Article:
'Total return, when measuring performance, is the actual rate of return of an investment or a pool of investments over a given evaluation period. Total return includes interest, capital gains, dividends and distributions realized over a given period of time. Total return accounts for two categories of return: income including interest paid by fixed-income investments, distributions or dividends and capital appreciation, representing the change in the market price of an asset.'

Using this definition on our asset we see for example:- Looking at the total return, or performance of 153.8% in the last 5 years of Vertex Pharmaceuticals, we see it is relatively larger, thus better in comparison to the benchmark SPY (66.2%)
- Compared with SPY (45.7%) in the period of the last 3 years, the total return of 128.2% is greater, thus better.

'The compound annual growth rate isn't a true return rate, but rather a representational figure. It is essentially a number that describes the rate at which an investment would have grown if it had grown the same rate every year and the profits were reinvested at the end of each year. In reality, this sort of performance is unlikely. However, CAGR can be used to smooth returns so that they may be more easily understood when compared to alternative investments.'

Applying this definition to our asset in some examples:- Compared with the benchmark SPY (10.7%) in the period of the last 5 years, the annual performance (CAGR) of 20.5% of Vertex Pharmaceuticals is larger, thus better.
- Compared with SPY (13.4%) in the period of the last 3 years, the annual performance (CAGR) of 31.7% is higher, thus better.

'Volatility is a statistical measure of the dispersion of returns for a given security or market index. Volatility can either be measured by using the standard deviation or variance between returns from that same security or market index. Commonly, the higher the volatility, the riskier the security. In the securities markets, volatility is often associated with big swings in either direction. For example, when the stock market rises and falls more than one percent over a sustained period of time, it is called a 'volatile' market.'

Applying this definition to our asset in some examples:- Looking at the 30 days standard deviation of 42.5% in the last 5 years of Vertex Pharmaceuticals, we see it is relatively greater, thus worse in comparison to the benchmark SPY (13.3%)
- Compared with SPY (12.5%) in the period of the last 3 years, the 30 days standard deviation of 36.6% is higher, thus worse.

'The downside volatility is similar to the volatility, or standard deviation, but only takes losing/negative periods into account.'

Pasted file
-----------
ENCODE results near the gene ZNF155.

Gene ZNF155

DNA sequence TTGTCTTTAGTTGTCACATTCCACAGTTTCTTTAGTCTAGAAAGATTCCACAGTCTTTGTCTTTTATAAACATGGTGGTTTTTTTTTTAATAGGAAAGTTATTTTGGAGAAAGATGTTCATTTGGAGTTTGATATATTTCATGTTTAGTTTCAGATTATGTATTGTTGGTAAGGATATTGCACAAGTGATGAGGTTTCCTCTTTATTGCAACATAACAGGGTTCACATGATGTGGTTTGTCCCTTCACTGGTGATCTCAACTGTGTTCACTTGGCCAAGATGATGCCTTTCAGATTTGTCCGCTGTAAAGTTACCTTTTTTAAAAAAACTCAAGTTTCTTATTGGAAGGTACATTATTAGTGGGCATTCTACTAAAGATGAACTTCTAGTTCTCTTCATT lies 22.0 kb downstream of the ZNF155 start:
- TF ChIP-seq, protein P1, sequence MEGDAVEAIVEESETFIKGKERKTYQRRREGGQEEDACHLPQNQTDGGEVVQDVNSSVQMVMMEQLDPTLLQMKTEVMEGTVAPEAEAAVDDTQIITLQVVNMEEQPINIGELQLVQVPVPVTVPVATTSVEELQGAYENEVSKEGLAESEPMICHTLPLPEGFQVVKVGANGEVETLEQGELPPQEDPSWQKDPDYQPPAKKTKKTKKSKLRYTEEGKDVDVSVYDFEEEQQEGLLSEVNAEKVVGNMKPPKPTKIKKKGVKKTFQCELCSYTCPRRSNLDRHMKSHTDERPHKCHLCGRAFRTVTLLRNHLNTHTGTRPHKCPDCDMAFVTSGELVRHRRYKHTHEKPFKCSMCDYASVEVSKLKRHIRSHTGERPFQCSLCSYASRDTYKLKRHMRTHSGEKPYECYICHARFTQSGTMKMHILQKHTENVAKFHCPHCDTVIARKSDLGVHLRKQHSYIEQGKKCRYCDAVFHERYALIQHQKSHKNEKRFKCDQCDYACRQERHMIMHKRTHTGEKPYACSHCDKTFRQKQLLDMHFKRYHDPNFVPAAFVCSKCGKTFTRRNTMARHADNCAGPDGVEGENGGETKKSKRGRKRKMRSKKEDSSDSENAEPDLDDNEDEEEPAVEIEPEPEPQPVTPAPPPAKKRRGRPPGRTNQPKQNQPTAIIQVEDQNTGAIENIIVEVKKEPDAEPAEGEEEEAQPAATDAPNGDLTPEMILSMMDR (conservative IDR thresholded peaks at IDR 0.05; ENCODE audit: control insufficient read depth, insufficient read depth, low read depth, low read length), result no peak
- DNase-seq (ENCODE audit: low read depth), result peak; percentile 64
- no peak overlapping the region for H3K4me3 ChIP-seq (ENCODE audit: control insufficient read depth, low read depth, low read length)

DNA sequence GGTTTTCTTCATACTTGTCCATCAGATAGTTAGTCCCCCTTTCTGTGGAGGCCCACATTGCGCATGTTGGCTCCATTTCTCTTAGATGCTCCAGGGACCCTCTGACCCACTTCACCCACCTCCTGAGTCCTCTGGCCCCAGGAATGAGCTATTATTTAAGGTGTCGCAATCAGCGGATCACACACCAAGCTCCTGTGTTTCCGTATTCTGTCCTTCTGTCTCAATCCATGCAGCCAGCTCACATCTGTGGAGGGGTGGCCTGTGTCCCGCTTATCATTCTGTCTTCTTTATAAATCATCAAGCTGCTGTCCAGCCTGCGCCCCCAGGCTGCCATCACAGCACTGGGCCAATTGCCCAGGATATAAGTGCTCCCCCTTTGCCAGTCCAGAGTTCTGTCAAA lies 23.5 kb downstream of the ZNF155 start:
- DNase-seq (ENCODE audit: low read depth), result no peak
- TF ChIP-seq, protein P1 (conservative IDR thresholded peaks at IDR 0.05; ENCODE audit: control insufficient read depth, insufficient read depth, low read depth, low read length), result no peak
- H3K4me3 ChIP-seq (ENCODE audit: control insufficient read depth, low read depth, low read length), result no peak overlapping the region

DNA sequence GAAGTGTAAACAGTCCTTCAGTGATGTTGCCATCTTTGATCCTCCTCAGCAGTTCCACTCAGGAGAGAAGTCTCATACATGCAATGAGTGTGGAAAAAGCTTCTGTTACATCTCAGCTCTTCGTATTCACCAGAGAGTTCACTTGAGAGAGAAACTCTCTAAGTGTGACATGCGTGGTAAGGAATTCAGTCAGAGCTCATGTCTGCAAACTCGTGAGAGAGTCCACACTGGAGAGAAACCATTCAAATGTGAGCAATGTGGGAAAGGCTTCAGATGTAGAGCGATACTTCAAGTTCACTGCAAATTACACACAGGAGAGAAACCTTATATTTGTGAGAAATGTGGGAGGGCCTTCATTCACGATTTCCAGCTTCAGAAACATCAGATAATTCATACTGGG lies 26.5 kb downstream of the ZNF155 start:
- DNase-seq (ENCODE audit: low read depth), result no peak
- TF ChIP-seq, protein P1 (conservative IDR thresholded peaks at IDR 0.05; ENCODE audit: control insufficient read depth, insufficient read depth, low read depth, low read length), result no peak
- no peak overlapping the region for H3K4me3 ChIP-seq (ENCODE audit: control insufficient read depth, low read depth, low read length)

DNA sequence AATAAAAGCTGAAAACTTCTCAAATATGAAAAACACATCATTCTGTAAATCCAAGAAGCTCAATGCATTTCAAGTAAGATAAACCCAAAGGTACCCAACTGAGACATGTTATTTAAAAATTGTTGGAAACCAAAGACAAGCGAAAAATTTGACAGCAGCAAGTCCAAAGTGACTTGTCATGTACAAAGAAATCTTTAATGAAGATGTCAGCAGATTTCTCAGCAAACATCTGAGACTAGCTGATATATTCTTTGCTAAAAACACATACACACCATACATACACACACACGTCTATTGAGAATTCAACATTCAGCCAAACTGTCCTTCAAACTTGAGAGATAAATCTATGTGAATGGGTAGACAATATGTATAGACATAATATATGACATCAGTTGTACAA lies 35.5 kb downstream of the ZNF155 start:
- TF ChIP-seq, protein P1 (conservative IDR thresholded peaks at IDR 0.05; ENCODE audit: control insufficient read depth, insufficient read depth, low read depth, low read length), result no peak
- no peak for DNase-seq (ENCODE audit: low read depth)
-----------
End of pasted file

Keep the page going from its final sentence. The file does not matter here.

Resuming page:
Which means for our asset as example:- Looking at the downside volatility of 37.2% in the last 5 years of Vertex Pharmaceuticals, we see it is relatively higher, thus worse in comparison to the benchmark SPY (14.6%)
- Looking at downside deviation in of 32.4% in the period of the last 3 years, we see it is relatively higher, thus worse in comparison to SPY (14.1%).

'The Sharpe ratio is the measure of risk-adjusted return of a financial portfolio. Sharpe ratio is a measure of excess portfolio return over the risk-free rate relative to its standard deviation. Normally, the 90-day Treasury bill rate is taken as the proxy for risk-free rate. A portfolio with a higher Sharpe ratio is considered superior relative to its peers. The measure was named after William F Sharpe, a Nobel laureate and professor of finance, emeritus at Stanford University.'

Using this definition on our asset we see for example:- Looking at the ratio of return and volatility (Sharpe) of 0.42 in the last 5 years of Vertex Pharmaceuticals, we see it is relatively lower, thus worse in comparison to the benchmark SPY (0.62)
- During the last 3 years, the ratio of return and volatility (Sharpe) is 0.8, which is smaller, thus worse than the value of 0.87 from the benchmark.

'The Sortino ratio, a variation of the Sharpe ratio only factors in the downside, or negative volatility, rather than the total volatility used in calculating the Sharpe ratio. The theory behind the Sortino variation is that upside volatility is a plus for the investment, and it, therefore, should not be included in the risk calculation. Therefore, the Sortino ratio takes upside volatility out of the equation and uses only the downside standard deviation in its calculation instead of the total standard deviation that is used in calculating the Sharpe ratio.'